JavaScript Christmas

Enhanced strings with tagged template literals

A 4 minute read written by
Ole Anders Stokker
11.12.2020

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Have you ever wanted to add extra functionality to strings? With tagged template literals you can build useful templates, add logic, or write different languages inside strings. How can that be useful, and how does it even work? Dive into how tagged template literals let us build enhanced strings!

The template literal is a nice and useful addition to the JavaScript language. It lets you write multi-line strings, and insert variables where they are used in the string.

Let me tell you out the template literals bigger sibling, the tagged template literal. They let you tap into the power of template literals by augmenting the inserted variables and strings the way you want!

Spice them up with tagged templates

Tagged templates are like another level on top of regular template literals. They are written the same way, with the addition of a tag in front of the string.

// Regular template literal
`Hello, ${name}!`;

// Tagged template literal
template`Hello, ${name}!`;

In this case, template is the name of a tag. Tags are functions that you can write for yourself, or download as part of a library or framework.

Creating tagged templates for yourself

Tagged template literals follow a pretty consistent formula. It is a function where the first argument is all the strings in the template, split on the places where a variable is inserted. Then all the variables are passed as rest parameters.

The template tag`Hello, ${name}! will give us the strings ["Hello, ", "!"] and the parameter name.

const template = (strings: TemplateStringsArray, name: string) => {
  return strings.join(name);
};

The example above might not be the most useful by itself, so let us go for a more generalized approach. To allow an arbitrary amount of variables in the template we can collect all the rest parameters to a list of variables. This leaves us with the list strings and all the variables in values.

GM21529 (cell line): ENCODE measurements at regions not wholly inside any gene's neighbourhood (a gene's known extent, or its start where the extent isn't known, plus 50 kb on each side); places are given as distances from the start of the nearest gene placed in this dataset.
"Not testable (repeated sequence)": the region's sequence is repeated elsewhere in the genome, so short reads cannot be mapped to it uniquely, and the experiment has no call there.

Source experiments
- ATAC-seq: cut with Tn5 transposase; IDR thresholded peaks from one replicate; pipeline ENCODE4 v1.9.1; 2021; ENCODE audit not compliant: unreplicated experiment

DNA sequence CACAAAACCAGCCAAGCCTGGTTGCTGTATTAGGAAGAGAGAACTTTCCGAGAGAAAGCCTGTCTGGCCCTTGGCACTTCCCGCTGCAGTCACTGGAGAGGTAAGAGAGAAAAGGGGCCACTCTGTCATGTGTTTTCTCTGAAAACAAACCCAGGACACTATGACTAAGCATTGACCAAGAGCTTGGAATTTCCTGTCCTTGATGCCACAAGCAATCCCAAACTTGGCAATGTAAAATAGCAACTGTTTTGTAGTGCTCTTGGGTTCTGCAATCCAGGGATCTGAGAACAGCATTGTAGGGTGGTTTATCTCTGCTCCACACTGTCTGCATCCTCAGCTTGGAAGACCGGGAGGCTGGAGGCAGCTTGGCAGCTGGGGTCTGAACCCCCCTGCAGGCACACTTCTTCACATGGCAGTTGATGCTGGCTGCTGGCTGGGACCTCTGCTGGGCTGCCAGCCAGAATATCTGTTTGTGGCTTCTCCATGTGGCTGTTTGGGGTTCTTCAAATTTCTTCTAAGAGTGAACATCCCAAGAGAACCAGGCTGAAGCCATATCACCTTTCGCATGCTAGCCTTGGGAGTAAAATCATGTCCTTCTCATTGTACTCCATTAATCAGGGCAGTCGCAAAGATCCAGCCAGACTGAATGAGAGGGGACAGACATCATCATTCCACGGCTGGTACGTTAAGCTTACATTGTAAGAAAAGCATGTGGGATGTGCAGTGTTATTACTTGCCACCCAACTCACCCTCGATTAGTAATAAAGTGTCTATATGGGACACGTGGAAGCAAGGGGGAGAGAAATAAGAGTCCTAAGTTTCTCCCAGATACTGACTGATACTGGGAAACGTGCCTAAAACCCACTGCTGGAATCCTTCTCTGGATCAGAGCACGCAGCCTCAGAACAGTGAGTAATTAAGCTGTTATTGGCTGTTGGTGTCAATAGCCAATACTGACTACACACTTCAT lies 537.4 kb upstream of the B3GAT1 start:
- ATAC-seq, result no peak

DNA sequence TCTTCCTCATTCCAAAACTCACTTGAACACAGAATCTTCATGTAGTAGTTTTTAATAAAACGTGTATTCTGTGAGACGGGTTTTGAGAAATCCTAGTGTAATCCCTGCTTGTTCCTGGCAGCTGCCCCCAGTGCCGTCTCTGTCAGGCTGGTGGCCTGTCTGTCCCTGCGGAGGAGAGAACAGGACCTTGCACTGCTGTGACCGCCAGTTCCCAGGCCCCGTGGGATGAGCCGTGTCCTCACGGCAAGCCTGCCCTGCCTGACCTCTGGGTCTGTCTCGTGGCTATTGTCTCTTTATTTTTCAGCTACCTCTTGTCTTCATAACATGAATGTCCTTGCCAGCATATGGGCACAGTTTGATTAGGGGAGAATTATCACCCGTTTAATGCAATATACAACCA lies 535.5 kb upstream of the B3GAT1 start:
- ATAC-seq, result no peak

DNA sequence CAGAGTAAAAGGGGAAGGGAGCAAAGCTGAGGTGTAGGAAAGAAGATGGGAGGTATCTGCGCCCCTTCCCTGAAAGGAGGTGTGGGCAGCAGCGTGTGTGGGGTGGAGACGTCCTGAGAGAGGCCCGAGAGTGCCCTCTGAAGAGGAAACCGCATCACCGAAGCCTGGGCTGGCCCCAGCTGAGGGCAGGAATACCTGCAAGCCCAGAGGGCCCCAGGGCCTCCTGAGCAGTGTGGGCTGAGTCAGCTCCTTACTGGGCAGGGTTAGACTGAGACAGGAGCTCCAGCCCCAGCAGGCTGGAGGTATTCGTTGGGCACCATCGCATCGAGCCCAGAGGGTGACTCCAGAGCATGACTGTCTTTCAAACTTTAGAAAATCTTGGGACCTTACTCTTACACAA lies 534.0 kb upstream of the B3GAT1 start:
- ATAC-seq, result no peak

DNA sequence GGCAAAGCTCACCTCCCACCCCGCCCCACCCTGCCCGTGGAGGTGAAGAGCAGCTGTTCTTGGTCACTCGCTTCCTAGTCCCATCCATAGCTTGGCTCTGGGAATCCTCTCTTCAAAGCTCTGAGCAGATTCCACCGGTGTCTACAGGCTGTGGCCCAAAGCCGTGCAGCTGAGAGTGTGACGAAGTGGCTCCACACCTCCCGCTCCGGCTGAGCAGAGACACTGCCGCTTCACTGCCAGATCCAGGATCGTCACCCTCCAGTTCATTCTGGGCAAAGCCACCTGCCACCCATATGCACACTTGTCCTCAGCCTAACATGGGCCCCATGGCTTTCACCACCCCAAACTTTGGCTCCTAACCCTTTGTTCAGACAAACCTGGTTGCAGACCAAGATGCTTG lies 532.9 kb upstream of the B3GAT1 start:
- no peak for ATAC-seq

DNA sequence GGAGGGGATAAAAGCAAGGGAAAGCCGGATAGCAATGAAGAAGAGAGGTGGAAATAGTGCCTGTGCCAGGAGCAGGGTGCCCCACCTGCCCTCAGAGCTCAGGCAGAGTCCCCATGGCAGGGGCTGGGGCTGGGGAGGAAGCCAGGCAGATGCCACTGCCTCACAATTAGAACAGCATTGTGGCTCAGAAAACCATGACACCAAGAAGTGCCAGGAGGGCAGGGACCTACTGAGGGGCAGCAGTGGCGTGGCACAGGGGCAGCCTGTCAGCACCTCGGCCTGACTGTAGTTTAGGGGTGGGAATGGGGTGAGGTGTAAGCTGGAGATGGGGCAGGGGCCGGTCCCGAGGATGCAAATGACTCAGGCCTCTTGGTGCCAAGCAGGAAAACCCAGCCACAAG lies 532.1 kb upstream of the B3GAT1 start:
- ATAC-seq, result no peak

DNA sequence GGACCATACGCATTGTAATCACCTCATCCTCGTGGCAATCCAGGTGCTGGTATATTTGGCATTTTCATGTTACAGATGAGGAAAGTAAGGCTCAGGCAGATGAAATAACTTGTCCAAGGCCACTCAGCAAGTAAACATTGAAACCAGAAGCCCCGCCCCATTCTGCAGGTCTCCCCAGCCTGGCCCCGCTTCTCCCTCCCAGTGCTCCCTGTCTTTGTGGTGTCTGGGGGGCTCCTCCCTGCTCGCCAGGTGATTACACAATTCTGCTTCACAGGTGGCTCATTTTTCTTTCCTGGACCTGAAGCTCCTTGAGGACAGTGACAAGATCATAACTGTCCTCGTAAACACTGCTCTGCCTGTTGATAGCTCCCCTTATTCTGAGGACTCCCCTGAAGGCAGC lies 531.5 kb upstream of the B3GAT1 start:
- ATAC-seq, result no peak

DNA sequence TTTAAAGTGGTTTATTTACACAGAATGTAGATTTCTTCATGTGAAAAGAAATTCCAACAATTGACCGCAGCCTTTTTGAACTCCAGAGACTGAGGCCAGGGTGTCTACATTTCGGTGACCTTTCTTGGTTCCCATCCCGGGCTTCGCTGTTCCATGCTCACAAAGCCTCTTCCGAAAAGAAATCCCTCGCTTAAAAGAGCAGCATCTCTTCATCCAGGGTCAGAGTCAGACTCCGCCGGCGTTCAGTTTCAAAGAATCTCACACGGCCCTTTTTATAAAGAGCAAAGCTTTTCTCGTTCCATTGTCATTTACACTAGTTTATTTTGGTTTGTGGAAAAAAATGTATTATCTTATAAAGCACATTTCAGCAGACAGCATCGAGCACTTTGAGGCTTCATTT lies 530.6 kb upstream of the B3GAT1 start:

const template = (strings: TemplateStringsArray, ...values: string[]) => {
  return strings.map((str, i) => str + (values[i] ?? ""));
};

The template above doesn't do anything special yet. It combines the strings and values to create the original string. To build further on this we can add the logic we want to enhance the strings or values!

Writing other languages inside of JavaScript

One of the very useful features that can be created with tagged templates is the paring of different languages inside JavaScript. Let us take an example of a tag that renders markdown. This can be quite useful for generating larger pieces of text in a front end in a more human-readable format.

const name = "John";

const introduction = md`
# Hello, ${name}!

Welcome to our site.
`;

We can create the above md tag by using a markdown renderer to render our string to html of our required format, without any extra hassle. The template can return whatever you want, it doesn't even have to be a string!

<h1>Hello, John!</h1>
<p>Welcome to our site.</p>

For a more in-depth example, we can try to construct our own tag which queries an SQL database. The template lets you write regular SQL queries as regular strings. Values can be inserted where they are used in the string. While the sql tag builds the query, sanitizes the values, and executes a query behind the scenes.

const name = sql`SELECT name FROM users where id = ${100}`;

const sql = (strings, ...values) => {
 const sqlTemplate = strings.reduce(
    (accumulatedTemplate, i) => accumulatedTemplate + `$${i}`
  );
 // "SELECT name FROM users WHERE id = $1"
 const sanitizedValues = values.map(sanitizeSqlValues);
 // [100]
 return sqlConnection.query(sqlTemplate, sanitizedValues);
};

Use cases in the wild

A few popular libraries have found their way to include tagged templates. Some even use them as part of their core functionality. Many of these libraries even include plugins for your editor. Many add support for syntax highlighting templates for the correct language!

Some notable ones include:

Apollos graphql-tag

With the graphql-tag library, you can write queries in GraphQL directly in JavaScript. The queries can be syntax highlighted as GraphQL. The template returns the query as GraphQL AST (Abstract Syntax Tree) instead of a regular string.

import gql from "graphql-tag";

const query = gql`
  {
    article(id: 11) {
      title
      ingress
      body
    }
  }
`;

Styled Components

Styled Components is a library that lets you create CSS styling inside of JavaScript files with tagged template literals. Each html tag has a corresponding tag, and the template returns a React component with the CSS in the template as scoped styling for that component. There are also a lot of similar libraries like Emotion that follow much of the same formula.

import styled from "styled-components";

const Button = styled.button`
  width: 8rem;
  color: #0e0e0e;
  border: 2px solid #fefefe;
`;

const Component = () => {
  return (
    <div>
      <Button />
    </div>
  );
};

lit-html and lit-element

Lit-html is a library for rendering html with tagged template literals. The templates are made to make updating the dom easy and efficient, and only the changes are rendered to the DOM. You can combine lit-html with frameworks like lit-element to create web-components.

import { html, render } from "lit-html";

const name = "World";

render(
  html`<html>
    <body>
      <h1>Hello ${name}</h1>
    </body>
  </html>`,
  document.body
);
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